When we kids started writing down stories for our mom, I asked if every memory we wrote had to be happy. She told me they didn’t, because not every moment of life is happy. In the stories I tell and post, there will be bad memories mixed in, because those are the ones that are significant and my responses to these events are part of what has shaped me into the woman I am today. Please note, though, that I did have a wonderful childhood, full of love and quality time and more toys than any child should have.
When I was younger, Thanksgiving was one of my favorite holidays. There were a few years that I can remember it being at our house, and those were my favorites. I only remember bits and pieces, like our neighbors (The Wallace’s) from across the street coming over. Mrs. Wallace made a dirt cake, an inexplicably fascinating combination of oreo cookies, cool whip and gummy worms served in a flower pot.
I think I remember watching the parade once or twice, but it wasn’t that interesting to me. I’ve never understood what’s so fascinating about watching a parade on TV. Maybe it’s because I’ve been in several of them or because I got spoiled by seeing so many at Disney throughout the years. Regardless, seeing the Santa float at the end of the parade didn’t signify anything huge, like the beginning of food-time or an annual football game. I think we mostly just ran around like crazy people, trying to get Brett and Beth Wallace to play with us instead of on our Game Boys.
When it came time to eat, I remember more about how the table looked before we ate than any of the meals. There was a mountain of rolls, as my family has always been part of the pro-carb lifestyle, and mashed potatoes. We had turkey, and maybe ham, and more desserts than we needed. My mom made pecan pies and my grandma made her famous monkey bread.
We made monkey bread with Grandma a few times after Thanksgivings stopped being at our house and started being at her’s. It was one of the quintessential things I can remember doing with my grandma and one of my favorite memories of her. Whenever we prepared it, she would stress the importance of using Texas-style biscuits, not flaky layers. Now that I’m an adult and have had the chance to experiment, I have no idea why she decided Texas-style was the ultimate biscuit selection for one of our favorite holiday desserts. We’d each have a job to do, whether it was to use the kitchen scissors to split the biscuits into quarters or shake the pieces in the cinnamon-sugar combination and lay them in the bundt pan. Then she’d pour the sugary melted butter over the whole thing, bake it for 30 minutes and spend the rest of the afternoon picking at it, trying not to be caught. Even after we found out she had diabetes she still made the monkey bread, always trying to sneak pieces whenever Dad or Grandpa weren’t looking.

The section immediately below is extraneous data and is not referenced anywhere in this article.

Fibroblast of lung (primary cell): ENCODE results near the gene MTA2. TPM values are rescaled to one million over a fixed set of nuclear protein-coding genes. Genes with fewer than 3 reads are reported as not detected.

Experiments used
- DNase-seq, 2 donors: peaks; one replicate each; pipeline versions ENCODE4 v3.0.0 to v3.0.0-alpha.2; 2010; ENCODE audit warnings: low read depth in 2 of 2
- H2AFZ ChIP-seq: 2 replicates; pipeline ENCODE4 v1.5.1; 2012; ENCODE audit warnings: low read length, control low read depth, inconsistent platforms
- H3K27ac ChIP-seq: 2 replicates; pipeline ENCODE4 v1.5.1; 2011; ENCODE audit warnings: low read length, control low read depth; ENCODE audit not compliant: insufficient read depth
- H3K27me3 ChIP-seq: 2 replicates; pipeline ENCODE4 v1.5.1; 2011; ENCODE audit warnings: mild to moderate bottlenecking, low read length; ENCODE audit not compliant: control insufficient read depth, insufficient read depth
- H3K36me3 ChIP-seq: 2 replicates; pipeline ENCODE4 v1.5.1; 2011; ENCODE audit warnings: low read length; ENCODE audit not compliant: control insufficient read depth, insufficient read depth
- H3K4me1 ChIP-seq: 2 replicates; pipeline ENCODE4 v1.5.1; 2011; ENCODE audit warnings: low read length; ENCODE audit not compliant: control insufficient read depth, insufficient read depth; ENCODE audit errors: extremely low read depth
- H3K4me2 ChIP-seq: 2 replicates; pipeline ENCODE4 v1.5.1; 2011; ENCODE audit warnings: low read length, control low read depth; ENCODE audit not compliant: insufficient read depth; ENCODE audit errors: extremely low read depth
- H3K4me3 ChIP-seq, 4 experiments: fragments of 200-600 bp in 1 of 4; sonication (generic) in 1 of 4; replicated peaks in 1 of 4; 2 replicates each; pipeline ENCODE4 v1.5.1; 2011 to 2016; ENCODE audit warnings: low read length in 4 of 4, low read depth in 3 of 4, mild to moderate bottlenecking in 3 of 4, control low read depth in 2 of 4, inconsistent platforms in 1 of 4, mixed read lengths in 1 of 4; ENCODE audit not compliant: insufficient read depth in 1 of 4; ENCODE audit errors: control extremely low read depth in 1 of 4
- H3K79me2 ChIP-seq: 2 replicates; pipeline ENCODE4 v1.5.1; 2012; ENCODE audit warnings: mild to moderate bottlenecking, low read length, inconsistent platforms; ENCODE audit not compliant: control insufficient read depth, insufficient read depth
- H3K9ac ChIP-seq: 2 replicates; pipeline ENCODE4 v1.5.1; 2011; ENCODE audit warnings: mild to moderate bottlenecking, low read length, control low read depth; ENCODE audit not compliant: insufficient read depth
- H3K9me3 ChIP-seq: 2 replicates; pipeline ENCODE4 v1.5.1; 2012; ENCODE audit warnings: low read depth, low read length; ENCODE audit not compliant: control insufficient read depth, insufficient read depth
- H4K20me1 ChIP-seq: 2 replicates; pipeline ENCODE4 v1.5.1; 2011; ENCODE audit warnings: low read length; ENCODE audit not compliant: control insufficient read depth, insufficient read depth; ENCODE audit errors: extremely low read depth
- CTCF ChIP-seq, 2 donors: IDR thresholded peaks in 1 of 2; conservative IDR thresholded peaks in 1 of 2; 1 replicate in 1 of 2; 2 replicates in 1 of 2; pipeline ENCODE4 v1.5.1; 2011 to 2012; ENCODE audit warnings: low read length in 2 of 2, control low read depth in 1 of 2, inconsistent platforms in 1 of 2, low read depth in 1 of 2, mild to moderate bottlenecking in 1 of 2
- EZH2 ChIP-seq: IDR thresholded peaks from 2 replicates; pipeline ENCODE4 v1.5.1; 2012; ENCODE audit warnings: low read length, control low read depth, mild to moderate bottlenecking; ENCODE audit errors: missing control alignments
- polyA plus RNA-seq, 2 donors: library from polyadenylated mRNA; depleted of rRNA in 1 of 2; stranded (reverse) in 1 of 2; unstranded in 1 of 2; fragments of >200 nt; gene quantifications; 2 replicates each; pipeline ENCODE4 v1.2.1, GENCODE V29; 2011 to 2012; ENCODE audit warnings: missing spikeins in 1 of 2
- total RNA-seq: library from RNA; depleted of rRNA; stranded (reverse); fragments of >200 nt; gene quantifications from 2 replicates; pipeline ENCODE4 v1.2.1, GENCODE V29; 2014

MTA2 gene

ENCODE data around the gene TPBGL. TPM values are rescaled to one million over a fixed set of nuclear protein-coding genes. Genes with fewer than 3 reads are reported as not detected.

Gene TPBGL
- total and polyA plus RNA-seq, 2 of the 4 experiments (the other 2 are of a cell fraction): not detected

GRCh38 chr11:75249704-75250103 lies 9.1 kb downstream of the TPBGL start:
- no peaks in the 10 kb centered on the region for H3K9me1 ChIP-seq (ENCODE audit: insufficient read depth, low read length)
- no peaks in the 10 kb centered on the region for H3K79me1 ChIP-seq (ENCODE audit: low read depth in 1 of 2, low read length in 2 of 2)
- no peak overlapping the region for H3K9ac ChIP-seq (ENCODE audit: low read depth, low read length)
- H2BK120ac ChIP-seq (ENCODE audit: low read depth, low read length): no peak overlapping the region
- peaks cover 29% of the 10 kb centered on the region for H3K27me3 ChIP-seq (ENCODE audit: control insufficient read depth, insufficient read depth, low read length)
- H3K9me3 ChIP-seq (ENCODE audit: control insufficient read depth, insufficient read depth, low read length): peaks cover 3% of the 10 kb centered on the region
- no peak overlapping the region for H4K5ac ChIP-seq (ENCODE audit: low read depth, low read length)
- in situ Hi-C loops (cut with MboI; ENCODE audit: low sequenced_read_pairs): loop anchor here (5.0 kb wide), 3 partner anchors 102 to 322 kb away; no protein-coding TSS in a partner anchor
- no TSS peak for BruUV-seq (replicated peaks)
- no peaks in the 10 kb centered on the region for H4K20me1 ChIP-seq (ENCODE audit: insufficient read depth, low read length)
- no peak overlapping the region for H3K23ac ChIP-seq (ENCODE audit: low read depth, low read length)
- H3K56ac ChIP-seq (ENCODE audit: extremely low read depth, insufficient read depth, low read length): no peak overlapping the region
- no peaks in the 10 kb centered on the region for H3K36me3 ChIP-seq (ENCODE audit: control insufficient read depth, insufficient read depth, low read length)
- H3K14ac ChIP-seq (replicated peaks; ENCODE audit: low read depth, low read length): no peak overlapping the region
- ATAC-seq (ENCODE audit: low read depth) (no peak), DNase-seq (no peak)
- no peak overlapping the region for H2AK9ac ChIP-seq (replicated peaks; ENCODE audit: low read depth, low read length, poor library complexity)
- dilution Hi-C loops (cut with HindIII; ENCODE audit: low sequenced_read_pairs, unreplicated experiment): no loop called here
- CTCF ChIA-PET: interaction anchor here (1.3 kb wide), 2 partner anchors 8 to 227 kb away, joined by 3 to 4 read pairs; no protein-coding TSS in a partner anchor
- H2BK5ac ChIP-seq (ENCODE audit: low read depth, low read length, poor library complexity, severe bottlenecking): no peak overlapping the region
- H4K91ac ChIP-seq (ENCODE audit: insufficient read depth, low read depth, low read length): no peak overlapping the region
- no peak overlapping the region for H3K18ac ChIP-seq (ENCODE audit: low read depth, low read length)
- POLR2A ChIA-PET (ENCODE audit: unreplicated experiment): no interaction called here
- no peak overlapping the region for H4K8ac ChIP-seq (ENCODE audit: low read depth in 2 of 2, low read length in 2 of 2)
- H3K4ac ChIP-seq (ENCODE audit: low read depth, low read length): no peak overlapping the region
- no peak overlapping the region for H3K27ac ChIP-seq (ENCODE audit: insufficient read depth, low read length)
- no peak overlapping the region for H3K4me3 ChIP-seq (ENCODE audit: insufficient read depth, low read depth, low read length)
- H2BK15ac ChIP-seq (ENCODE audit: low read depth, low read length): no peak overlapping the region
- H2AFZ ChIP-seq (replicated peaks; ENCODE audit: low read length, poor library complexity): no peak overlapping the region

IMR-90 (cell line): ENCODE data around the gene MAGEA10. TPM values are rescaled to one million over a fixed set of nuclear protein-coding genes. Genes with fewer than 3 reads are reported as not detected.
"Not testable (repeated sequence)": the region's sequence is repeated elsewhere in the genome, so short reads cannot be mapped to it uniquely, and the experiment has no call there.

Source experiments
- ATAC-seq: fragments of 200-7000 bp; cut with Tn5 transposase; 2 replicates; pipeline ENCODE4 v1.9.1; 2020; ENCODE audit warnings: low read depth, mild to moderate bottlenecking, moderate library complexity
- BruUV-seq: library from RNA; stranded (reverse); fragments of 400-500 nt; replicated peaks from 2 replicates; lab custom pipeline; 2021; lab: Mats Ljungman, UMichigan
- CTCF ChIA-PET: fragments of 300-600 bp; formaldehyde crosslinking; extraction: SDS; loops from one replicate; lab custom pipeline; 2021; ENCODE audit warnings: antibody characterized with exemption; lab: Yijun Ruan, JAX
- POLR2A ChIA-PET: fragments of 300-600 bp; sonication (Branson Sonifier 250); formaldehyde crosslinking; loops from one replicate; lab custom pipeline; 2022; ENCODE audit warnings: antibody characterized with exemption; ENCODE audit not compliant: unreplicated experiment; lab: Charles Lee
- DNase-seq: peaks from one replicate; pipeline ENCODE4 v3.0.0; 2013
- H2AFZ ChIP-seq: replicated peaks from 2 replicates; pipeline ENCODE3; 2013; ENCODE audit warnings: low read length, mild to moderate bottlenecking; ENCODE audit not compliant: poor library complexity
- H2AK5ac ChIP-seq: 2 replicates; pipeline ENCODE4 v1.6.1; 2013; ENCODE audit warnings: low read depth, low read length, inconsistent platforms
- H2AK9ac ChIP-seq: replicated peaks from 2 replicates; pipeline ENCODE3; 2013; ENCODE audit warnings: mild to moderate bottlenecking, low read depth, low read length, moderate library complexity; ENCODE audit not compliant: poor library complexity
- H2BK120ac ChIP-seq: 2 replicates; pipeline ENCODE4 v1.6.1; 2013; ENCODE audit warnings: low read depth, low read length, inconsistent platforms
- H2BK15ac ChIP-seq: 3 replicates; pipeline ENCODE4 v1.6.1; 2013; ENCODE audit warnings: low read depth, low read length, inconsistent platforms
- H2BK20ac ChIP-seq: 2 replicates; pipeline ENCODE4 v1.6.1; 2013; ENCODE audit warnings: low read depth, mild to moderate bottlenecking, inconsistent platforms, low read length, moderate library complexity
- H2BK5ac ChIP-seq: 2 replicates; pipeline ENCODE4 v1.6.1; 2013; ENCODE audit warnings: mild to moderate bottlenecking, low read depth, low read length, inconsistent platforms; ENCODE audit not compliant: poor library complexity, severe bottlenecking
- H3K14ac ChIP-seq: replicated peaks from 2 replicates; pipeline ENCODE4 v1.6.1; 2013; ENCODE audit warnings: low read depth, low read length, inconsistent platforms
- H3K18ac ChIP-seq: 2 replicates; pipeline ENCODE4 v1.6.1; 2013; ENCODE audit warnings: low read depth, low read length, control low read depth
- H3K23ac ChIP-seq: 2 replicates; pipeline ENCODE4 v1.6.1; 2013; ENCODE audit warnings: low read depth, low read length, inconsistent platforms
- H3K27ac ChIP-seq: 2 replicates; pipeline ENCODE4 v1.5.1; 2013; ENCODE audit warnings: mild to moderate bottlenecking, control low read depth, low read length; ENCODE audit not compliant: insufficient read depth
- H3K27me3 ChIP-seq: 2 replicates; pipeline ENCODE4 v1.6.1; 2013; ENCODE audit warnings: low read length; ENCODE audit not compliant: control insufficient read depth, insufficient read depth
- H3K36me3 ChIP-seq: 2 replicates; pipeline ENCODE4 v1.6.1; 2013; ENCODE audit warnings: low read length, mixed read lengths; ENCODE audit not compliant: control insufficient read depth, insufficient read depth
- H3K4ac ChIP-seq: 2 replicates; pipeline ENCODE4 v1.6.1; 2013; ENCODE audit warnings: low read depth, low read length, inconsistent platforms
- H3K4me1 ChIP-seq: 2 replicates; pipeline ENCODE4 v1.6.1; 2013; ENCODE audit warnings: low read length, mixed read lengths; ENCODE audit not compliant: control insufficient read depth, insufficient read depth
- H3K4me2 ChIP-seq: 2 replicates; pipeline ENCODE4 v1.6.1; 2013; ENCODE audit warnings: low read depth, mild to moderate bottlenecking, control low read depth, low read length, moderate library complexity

Then there was the Thanksgiving when we were a little bit older when my parents fought. What needs to be understood is that my parents never fought in front of us kids, not even after they divorced. They’ve always held the extraordinary ability to remain civil, even when it’s clear they don’t agree with each other. I don’t remember why they fought that day, just that they did. I guess I watched them begin their argument in the living room of my grandparent’s house and I retreated to the study to get away from it. The study by the front door was my grandpa’s favorite room (at least, I think it was). It had a couch, a TV and a touch lamp on the desk. This touch lamp served to entertain all four of us kids for longer than it probably should’ve, but none of our lamps had three settings that you could activate with your pinkie. Regardless of why they fought, they did. These fights happened maybe one or two more times at Thanksgiving but they were enough to make my mom stop coming to Thanksgiving dinner. I think Thanksgiving was the first holiday we had to spend with one parent versus the other. It always mattered more to Dad than to Mom so we went with him and I hated it. There’s a very real possibility that this is the exact reason why I currently hate Thanksgiving, but that’s a different thought process for a different day.